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Photographers recall Chernobyl's first days

Wearing a lead protective suit and placing his cameras in lead boxes, photographer Igor Kostin made a terrifying and unauthorized trip to the Chernobyl danger zone just a few days after a nuclear power plant reactor exploded in the world's worst atomic accident.

He came back home with nothing to show for his determination to document the crisis — the radiation was so high that all his shots turned out black.

But Kostin returned, and his work along with that of a handful of other daring photographers was critical to the world's understanding of a catastrophe that Soviet authorities were reluctant to admit.

A quarter-century after the April 26, 1986, blast that spewed radioactive fallout over much of Europe, Kostin's memories are as vivid and terrifying as any photo. They carry an added chill as Japan struggles to bring its radiation-spewing Fukushima Dai-ichi nuclear plant under control after last month's earthquake and tsunami triggered the world's worst nuclear disaster since Chernobyl.

On his first trip into the Ukrainian danger zone, the photographer for the Novosti Press Agency wangled his way aboard military conveyances. He recalls hearing alarmingly high radiation readings from the pilot:

"A tightly closed armored troop carrier, a helicopter floor covered with lead, windows closed tightly. Ruins of the reactor on the right. A pilot's voice — '50 meters to the reactor, 250 Roentgen'. I opened the window and was shooting. It was a stupid thing."

Those were the shots that showed nothing.

But nine days after the blast, authorities allowed Kostin and two other shooters — Valery Zufarov of TASS and Volodymyr Repik — to get terrifyingly close.

Kostin, now 74, was with a group of "liquidators," soldiers who had been pressed into service to battle the disaster.

He climbed to the roof of the building next to the exploded reactor, firing off frames to record the soldiers who were frantically shoveling debris off the ruined structure's roof.

He had to shoot fast.

"They counted the seconds for me: one, two, three ... As they said '20' I had to run down from the roof. It was the most contaminated place, with 1,500 Roentgen per hour. The deadly dose is 500 Roentgen," Kostin told The Associated Press. "Fear came later."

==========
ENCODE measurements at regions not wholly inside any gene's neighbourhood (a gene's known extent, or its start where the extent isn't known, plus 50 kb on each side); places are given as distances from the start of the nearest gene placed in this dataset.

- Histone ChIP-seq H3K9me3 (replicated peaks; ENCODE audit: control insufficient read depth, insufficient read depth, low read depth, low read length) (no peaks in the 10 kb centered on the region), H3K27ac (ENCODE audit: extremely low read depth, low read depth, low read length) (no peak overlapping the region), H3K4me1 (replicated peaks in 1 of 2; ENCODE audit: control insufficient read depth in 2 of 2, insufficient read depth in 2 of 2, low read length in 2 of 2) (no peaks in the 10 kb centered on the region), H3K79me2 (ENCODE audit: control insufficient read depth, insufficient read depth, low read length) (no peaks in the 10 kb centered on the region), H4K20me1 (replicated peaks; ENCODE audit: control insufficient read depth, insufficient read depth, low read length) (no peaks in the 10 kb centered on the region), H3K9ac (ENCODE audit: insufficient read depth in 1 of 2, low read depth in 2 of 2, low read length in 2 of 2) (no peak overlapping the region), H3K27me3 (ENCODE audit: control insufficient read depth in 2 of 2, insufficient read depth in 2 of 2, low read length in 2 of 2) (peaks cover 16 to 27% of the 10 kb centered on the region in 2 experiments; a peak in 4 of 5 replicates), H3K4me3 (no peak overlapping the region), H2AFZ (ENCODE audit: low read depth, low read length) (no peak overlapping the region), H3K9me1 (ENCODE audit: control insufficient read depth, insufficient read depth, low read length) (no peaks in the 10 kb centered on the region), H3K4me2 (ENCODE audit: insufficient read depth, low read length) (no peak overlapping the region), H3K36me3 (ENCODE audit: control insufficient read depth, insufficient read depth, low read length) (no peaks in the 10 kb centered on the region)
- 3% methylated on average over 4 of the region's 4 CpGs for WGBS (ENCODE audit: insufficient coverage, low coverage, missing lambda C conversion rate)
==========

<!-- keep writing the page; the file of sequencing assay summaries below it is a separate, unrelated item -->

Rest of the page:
"It was like another dimension: ruins of the reactor, people in face masks, refugees. It all resembled war," Kostin said.

Kostin said that being a photographer was like being a hunter. But after his Chernobyl ordeal, "now I know what a victim feels while being followed by an invisible, inaudible and thus even more dangerous enemy."

Because of extreme radiation levels, the soldiers, in eight-man teams, worked for no more than 40 seconds on the roof of the destroyed reactor's building. That means they had to run upstairs onto the roof wearing lead suits, pick up a shovelful of debris and throw it into the huge hole in the roof. Most of them took no more than one to three shovelfuls.

Kostin is the best-known of the Chernobyl disaster photographers, but Anatoly Rasskazov was the first. As a staff photographer for the plant, he was allowed in on the day of the explosion. On April 26, at noon — hours after the blast — he made a video of the destroyed reactor and submitted it to a special commission working in a bunker close to the plant, said Anna Korolevska, deputy director of Chernobyl museum in Kiev.

Rasskazov's photos were submitted to the commission by 11 p.m. on the same day — and were immediately seized by the Soviet secret police.

Only two of Rasskazov's photos were published in 1987, without mentioning the author's name.

Rasskazov died last year, aged 66, after suffering for years from cancer and blood diseases that he blamed on the radiation.

On May 12, 1986, more than two weeks after the explosion, the leading Soviet daily newspaper Pravda published its first photograph from the site for the first time, shot three days earlier from a helicopter by Repik.

"If I had been ordered now to get aboard and go, I would not have gone — you might have easily died there for nothing," said the 65-year-old Repik.

Zufarov died in 1993, aged 52, of Chernobyl-related disease. His first pictures were made from a helicopter 25 meters above the plant.

Kostin's work in the days after the blast and in subsequent years on Chernobyl won him a World Press Photo Prize. It also exposed him to heavy levels of radiation and he has undergone several thyroid operations over the years. Thyroid cancer is one of the most widespread consequences of the blast.

His photos provide a permanent record of calamity: of the hasty construction of a "sarcophagus" over the destroyed reactor area, of deformed children born dead after the blast, of living children suffering thyroid cancer, of liquidators suffering leukemia.

The images still haunt him.

"Where did I see that? In a movie? Or when the war (World War II) started when I was five?" he said.